Are you an avid reader looking for your next "fix"? Can't bear to be without some form of reading material in your spare time? Welcome to my world! Whether you are seeking a new book to "feed your need", or you are an author seeking an unbiased point of view on your own recent masterpiece, this is the place to be. With life as with books, you never know where the next step might take you...

Tuesday, December 12, 2017

RRR presents... Tall Chimneys by Allie Cresswell - SPOTLIGHT + EXCERPT!

Hi there!
Welcome back to Satisfaction for Insatiable Readers.

Today, we're joining Rachel's Random Resources for a spotlight on title celebrating its BOOK BIRTHDAY this very day!  (*throws confetti*)  It's a work of Historical Fiction with a bewitching cover that makes you wonder just what secrets the house pictured might be hiding.  Curious?  Well then, let's satisfy that curiosity, shall we?  Ladies and gents, feast your eyes on today's title in the spotlight...

Allie Cresswell

About the book...
Considered a troublesome burden, Evelyn Talbot is banished by her family to their remote country house. Tall Chimneys is hidden in a damp and gloomy hollow. It is outmoded and inconvenient but Evelyn is determined to save it from the fate of so many stately homes at the time - abandonment or demolition.

Occasional echoes of tumult in the wider world reach their sequestered backwater - the strident cries of political extremists, a furore of royal scandal, rumblings of the European war machine. But their isolated spot seems largely untouched. At times life is hard - little more than survival. At times it feels enchanted, almost outside of time itself. The woman and the house shore each other up - until love comes calling, threatening to pull them asunder.

Her desertion will spell its demise, but saving Tall Chimneys could mean sacrificing her hope for happiness, even sacrificing herself.

A century later, a distant relative crosses the globe to find the house of his ancestors. What he finds in the strange depression of the moor could change the course of his life forever.
One woman, one house, one hundred years.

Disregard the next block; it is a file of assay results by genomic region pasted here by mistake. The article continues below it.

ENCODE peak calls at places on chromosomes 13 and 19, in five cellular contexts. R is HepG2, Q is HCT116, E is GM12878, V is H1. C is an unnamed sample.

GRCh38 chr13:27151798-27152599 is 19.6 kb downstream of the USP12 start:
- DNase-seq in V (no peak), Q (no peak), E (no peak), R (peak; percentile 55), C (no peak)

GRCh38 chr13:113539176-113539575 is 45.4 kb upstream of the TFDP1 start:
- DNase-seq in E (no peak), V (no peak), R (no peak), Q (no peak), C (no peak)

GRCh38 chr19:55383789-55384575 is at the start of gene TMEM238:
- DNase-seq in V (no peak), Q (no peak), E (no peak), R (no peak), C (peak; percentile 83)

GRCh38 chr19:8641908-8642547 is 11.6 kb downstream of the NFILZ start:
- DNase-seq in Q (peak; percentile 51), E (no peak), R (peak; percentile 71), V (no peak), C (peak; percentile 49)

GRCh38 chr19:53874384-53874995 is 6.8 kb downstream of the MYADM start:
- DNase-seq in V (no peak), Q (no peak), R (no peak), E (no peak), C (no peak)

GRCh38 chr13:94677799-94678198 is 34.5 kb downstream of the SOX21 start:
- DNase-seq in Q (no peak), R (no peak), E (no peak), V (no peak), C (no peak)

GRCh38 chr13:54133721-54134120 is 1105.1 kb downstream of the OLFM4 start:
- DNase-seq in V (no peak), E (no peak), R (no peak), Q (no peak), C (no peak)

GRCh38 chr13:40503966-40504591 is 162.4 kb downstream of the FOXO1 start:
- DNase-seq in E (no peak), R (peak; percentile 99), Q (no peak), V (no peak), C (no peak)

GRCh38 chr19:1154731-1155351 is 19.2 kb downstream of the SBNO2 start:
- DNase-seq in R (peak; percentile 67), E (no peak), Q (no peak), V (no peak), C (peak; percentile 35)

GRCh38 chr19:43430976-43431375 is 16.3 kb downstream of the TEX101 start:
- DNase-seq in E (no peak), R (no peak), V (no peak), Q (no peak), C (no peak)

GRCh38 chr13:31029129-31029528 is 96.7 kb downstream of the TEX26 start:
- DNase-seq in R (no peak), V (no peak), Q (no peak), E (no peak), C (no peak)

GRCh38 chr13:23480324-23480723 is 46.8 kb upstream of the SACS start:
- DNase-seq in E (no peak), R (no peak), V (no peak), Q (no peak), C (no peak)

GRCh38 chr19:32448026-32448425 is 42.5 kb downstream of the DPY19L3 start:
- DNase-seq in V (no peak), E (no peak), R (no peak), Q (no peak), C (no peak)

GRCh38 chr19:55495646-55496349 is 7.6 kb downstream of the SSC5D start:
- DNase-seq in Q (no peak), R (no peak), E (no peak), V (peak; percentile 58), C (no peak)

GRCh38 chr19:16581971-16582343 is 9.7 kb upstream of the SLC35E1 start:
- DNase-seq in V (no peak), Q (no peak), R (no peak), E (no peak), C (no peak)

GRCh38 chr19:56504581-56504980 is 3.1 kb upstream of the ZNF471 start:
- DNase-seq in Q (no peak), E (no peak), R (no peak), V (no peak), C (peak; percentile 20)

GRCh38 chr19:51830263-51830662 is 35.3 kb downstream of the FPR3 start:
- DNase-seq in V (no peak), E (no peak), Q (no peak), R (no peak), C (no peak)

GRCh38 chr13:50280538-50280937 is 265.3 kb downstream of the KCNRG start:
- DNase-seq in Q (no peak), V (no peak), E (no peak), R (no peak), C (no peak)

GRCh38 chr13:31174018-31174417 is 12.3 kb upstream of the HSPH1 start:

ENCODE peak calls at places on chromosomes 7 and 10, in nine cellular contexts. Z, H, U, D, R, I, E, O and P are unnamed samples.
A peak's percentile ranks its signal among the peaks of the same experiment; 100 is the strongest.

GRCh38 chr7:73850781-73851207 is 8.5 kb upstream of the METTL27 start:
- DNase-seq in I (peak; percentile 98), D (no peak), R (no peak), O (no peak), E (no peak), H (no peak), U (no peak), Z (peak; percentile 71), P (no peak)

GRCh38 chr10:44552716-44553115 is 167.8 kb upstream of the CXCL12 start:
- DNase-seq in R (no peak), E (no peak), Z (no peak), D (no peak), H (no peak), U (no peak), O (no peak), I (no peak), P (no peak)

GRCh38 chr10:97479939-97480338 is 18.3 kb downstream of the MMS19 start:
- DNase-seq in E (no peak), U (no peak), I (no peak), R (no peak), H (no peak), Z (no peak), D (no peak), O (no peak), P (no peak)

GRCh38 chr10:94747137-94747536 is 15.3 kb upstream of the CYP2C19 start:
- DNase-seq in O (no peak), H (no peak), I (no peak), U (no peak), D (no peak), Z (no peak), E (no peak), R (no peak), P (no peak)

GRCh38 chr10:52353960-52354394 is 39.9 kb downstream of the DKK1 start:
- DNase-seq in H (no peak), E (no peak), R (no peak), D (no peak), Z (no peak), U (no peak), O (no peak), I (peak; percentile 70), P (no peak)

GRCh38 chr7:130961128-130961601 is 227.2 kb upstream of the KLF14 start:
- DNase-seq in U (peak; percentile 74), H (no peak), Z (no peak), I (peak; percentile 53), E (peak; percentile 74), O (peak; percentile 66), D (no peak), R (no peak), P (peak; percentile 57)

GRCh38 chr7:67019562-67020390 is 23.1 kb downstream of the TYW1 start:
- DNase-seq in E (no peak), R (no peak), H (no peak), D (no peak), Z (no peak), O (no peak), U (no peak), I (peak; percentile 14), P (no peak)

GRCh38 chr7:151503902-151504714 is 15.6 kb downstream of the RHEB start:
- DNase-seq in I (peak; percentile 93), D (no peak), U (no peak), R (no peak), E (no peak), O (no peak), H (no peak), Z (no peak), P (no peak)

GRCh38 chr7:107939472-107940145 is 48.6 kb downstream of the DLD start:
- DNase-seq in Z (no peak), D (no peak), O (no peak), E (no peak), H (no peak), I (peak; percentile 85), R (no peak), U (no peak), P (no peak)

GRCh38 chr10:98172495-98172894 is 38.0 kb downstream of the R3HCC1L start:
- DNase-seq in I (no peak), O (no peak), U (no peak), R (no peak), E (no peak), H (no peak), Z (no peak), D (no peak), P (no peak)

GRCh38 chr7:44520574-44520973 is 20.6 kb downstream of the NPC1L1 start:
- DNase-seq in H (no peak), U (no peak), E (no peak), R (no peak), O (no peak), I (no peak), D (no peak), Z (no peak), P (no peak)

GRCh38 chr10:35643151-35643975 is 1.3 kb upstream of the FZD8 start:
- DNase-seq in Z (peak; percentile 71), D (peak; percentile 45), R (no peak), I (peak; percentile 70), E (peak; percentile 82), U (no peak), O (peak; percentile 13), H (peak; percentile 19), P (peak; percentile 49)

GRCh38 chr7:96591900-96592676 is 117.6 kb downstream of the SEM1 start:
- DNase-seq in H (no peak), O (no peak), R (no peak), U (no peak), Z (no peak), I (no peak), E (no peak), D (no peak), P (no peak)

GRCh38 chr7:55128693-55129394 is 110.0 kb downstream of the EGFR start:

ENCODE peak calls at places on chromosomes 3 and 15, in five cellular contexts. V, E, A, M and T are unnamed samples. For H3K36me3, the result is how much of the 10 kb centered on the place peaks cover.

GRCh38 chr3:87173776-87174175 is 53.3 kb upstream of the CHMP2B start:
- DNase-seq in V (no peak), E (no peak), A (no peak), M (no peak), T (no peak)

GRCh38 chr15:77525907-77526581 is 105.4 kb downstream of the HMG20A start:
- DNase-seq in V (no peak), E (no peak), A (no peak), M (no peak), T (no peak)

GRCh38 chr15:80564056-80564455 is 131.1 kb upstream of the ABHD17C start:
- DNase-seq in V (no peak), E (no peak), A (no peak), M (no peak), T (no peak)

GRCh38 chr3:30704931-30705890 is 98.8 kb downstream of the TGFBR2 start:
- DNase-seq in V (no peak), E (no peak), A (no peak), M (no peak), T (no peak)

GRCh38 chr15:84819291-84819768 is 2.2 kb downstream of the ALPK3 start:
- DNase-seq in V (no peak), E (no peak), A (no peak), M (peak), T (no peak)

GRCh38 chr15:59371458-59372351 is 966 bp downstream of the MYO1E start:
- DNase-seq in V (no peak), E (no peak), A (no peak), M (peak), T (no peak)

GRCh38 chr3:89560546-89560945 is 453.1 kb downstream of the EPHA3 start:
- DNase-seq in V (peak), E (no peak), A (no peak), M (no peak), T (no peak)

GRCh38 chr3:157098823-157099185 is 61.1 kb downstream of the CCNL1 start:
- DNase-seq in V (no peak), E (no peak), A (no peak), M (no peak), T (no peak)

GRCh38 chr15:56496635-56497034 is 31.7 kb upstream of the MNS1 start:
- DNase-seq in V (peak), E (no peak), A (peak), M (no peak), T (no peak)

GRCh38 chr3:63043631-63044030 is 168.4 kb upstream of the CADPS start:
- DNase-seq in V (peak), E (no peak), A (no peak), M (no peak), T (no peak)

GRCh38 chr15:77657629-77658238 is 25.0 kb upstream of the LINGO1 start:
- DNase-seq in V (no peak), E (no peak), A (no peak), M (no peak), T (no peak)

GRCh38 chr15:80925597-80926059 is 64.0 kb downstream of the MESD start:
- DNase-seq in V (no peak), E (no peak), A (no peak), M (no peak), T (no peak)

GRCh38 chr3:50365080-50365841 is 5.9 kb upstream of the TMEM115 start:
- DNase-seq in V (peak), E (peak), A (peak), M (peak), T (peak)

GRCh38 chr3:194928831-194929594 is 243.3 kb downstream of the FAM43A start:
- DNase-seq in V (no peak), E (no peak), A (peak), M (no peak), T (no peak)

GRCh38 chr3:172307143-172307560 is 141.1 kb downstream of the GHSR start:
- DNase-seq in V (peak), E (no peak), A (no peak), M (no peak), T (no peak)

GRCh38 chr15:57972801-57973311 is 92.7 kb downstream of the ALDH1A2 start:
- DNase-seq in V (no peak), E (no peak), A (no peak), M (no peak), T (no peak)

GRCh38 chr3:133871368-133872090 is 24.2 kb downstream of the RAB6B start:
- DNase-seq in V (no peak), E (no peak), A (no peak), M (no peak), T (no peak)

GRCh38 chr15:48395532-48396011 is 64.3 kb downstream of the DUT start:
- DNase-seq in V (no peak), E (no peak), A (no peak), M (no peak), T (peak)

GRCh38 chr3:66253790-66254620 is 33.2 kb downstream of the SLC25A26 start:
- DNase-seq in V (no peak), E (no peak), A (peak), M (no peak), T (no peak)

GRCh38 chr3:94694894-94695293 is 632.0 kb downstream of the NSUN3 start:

~~~ EXCERPT ~~~

Image result for open book

These are the opening words of Tall Chimneys. The first few paragraphs are vitally important to the success of any book. They must engage the reader’s interest and at the same time they must set out the questions that the book will go on to answer. As the house is to be an important narrative force in Tall Chimneys and its main setting, I needed to make sure the reader had a clear idea of its situation. I wanted, also, to establish the close bond that exists between the narrator and Tall Chimneys, which will be at the core of the ensuring events. Alongside that, I wanted to suggest that the relationship is not always a healthy one - we know in the opening sentence, for example, that the narrator feels more at home in the Gatehouse than she did in the house. Why? By the end of the Prologue we know that it will come to a choice between the narrator and her house; only one of them can survive. How this comes about is the subject of the rest of the story.

I have called Tall Chimneys home for as long as I can remember. But in fact this odd little gatehouse, standing sentinel at the top of the forested drive, feels more like home to me than Tall Chimneys ever did.
Tall Chimneys is a Jacobean house, added-to over the years, a wing thrown out here, stables, a gun room and an estate office built at the back, bathrooms squeezed in when proper plumbing became a priority. It stands amid a series of concentric circles. First, of gardens; the gravel walkways, lawns and tended shrubbery in front, the vegetable beds, soft fruit bushes, glasshouses and orchards behind. Then a middle girdle of coniferous and broad-leafed plantation thrown around the whole and rising up the sides of a bowl-like crater, like a lifted skirt. All this is rimmed by the escarpment of a natural depression in the broad-stretched moor.  
The house’s sunken situation was never a happy one. The air within the crater tends to stagnancy; the brisk moor air skims over the bowl without entering it. There is a strong propensity for damp; the lawn is often soggy, the cellar sometimes floods. The chimneys failed to draw for years until some ancestor had the idea of building them higher, making them reach like cathedral pillars into the vault of the sky, out of all proportion to the house.